State of the Art on Alternative Fuels Transport Systems in the European Union

Joint Research Centre (JRC) and DG Mobility and Transport
European Commission

The Commission adopted on 11 December 2019 the “European Green Deal”. The Green Deal sets the overall ambition of transforming the EU into a fair and prosperous society, with a modern, competitive economy, where there are no net-emissions of greenhouse gases (GHG) in 2050, a decoupling of economic growth from resource use and a preservation of natural capital. Prior to the Green Deal, the Commission analysed possible pathways to a climate-neutral economy as part of the work carried out in the context of the Commission’s proposal for a Long-Term Climate Strategy in line with the Paris Agreement. The analysis demonstrates the needs for substantive efforts in all parts of the economy, also for transport.

The report State of te Art on Alternative Fuels Transport Systems in the European Union presents an update of the state of the art by providing information on their developments in the EU and their market projections towards 2020, 2030 and beyond. It provides an overview of the state of play and future prospects for the production and distribution of alternative fuels in all modes of transport while providing an understanding of the decarbonization potential of different pathways.

This report is the result of a comprehensive literature review on alternative fuels and inputs from public and private stakeholders. Note that the “quantitative analysis of the environmental performance of the different alternative fuels in this report is focused on the reduction of greenhouse gas emissions” and not on other factors. Therefore, other pollutant emissions, the impact on air quality and on biodiversity are out of the scope of this report.

The report starts by providing an overview of the current EU transport fuel supply. It continues to analyze the characteristics, levels of GHG emissions, maturity of technology, costs and potential capacity and production of different kinds of fuels. It then looks into the market development for fuels and their required infrastructure. The report ends by analyzing the potential policy issues for the promotion of alternative fuels in the EU and by looking at the financial mechanisms available. Some key messages are:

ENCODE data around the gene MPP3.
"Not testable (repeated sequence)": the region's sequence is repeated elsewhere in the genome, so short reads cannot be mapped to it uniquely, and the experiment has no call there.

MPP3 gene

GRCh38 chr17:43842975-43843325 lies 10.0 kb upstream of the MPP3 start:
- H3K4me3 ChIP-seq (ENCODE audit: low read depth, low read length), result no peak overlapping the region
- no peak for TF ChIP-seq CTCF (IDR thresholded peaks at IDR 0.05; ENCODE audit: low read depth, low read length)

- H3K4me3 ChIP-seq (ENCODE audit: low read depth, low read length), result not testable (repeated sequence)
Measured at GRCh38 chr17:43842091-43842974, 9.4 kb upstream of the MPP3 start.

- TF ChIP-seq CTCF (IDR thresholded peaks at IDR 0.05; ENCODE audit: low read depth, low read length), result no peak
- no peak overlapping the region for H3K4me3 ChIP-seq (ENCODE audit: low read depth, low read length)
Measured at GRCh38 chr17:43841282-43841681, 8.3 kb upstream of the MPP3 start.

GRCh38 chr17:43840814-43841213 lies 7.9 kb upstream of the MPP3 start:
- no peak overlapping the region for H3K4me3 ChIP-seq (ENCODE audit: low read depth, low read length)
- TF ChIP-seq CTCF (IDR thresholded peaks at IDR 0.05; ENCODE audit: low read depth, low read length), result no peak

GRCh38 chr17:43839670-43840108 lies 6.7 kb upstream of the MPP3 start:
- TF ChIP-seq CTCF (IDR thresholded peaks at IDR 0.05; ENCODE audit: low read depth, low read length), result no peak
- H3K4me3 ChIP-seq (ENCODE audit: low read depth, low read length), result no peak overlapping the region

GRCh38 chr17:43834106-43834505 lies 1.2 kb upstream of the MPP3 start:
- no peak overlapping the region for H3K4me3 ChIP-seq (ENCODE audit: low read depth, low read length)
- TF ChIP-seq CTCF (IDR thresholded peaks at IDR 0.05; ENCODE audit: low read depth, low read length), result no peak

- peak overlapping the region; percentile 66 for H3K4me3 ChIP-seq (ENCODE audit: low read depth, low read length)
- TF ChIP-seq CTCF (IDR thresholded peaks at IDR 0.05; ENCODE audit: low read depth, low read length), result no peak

• To achieve the Green Deal targets, transport fuels will need to reduce its climate impact by more than 90%.
  • Achieving the Green Deal targets requires improvements on the efficiency of the transport system and the ramp up of the “production and deployment of sustainable alternative transport fuels, vehicles and infrastructure in the EU”.
  • The main advantages of liquid biofuels arethe relatively high energy density and compatibility with existing vehicles and fuel distribution infrastructure
  • There are concerns that the availability of sustainable feedstocks can represent a limiting factor in the expansion of biofuelsand synthetic fuels
  • The most recent data available at the time of writing shows that cars powered by alternative fuels accounted for 3.9% of the EU sales in the first quarter of 2019.
  • From a mere GHG reduction perspective, the use of hydrogen fuel cells may not lead to any advantages, if the electricity used is not from carbon neutral source.
  • To allow the required levels of decarbonization in transport, it is important that the policy frameworks focus on the need for emission reductions, thus allowing alternative fuel technologies to be competitive.

The report can also be found here.

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